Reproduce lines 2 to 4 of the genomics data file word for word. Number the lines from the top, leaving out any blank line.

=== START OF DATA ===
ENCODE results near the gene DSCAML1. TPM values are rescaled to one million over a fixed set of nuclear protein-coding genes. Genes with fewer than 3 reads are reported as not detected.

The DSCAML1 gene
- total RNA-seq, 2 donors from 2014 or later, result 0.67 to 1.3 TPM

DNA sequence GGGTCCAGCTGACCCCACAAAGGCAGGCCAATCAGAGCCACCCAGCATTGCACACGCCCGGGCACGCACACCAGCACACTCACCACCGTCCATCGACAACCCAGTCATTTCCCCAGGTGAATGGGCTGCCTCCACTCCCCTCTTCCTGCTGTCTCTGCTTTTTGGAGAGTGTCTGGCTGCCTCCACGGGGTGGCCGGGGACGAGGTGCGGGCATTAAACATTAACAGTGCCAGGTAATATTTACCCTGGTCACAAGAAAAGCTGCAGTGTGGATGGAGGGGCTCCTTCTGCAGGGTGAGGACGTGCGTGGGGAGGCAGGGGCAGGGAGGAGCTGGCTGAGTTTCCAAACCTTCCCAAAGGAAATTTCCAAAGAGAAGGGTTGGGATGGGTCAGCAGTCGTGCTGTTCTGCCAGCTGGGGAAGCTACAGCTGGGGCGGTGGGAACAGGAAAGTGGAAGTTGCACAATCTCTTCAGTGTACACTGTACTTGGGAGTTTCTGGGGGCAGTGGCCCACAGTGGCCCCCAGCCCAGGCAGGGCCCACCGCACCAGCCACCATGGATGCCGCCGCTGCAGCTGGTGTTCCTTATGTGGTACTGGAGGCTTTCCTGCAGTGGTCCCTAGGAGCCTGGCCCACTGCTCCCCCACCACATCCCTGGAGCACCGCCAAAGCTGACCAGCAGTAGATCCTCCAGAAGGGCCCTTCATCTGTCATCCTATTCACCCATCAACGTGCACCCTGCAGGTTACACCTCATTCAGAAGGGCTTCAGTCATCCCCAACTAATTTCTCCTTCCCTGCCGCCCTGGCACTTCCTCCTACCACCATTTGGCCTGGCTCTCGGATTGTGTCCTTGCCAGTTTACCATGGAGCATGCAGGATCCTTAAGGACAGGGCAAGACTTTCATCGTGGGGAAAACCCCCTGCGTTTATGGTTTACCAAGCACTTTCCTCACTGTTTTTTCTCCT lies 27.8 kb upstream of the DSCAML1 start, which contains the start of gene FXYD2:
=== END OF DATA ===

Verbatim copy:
The DSCAML1 gene
- total RNA-seq, 2 donors from 2014 or later, result 0.67 to 1.3 TPM

DNA sequence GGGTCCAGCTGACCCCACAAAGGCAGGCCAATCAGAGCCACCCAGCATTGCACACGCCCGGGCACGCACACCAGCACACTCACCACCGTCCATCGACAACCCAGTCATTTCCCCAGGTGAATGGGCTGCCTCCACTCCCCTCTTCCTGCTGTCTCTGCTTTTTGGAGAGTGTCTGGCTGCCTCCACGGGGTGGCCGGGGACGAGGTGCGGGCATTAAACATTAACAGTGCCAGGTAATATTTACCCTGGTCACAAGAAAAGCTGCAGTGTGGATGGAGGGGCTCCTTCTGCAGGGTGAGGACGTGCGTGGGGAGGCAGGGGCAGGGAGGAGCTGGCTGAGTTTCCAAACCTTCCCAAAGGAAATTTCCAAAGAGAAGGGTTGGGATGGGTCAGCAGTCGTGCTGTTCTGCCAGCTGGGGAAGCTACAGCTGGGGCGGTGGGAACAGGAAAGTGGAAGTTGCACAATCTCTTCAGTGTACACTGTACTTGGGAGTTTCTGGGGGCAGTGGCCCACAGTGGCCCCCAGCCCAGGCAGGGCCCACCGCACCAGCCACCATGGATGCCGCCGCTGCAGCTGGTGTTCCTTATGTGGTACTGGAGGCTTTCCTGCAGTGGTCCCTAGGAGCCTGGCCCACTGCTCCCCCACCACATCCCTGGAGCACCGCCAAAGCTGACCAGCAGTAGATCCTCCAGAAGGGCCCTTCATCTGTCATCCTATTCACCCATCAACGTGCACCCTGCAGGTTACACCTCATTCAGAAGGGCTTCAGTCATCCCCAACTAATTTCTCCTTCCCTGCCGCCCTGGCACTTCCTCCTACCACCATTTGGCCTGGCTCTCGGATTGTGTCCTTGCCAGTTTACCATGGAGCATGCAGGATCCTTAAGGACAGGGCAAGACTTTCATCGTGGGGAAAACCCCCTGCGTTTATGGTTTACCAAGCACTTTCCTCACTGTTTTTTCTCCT lies 27.8 kb upstream of the DSCAML1 start, which contains the start of gene FXYD2: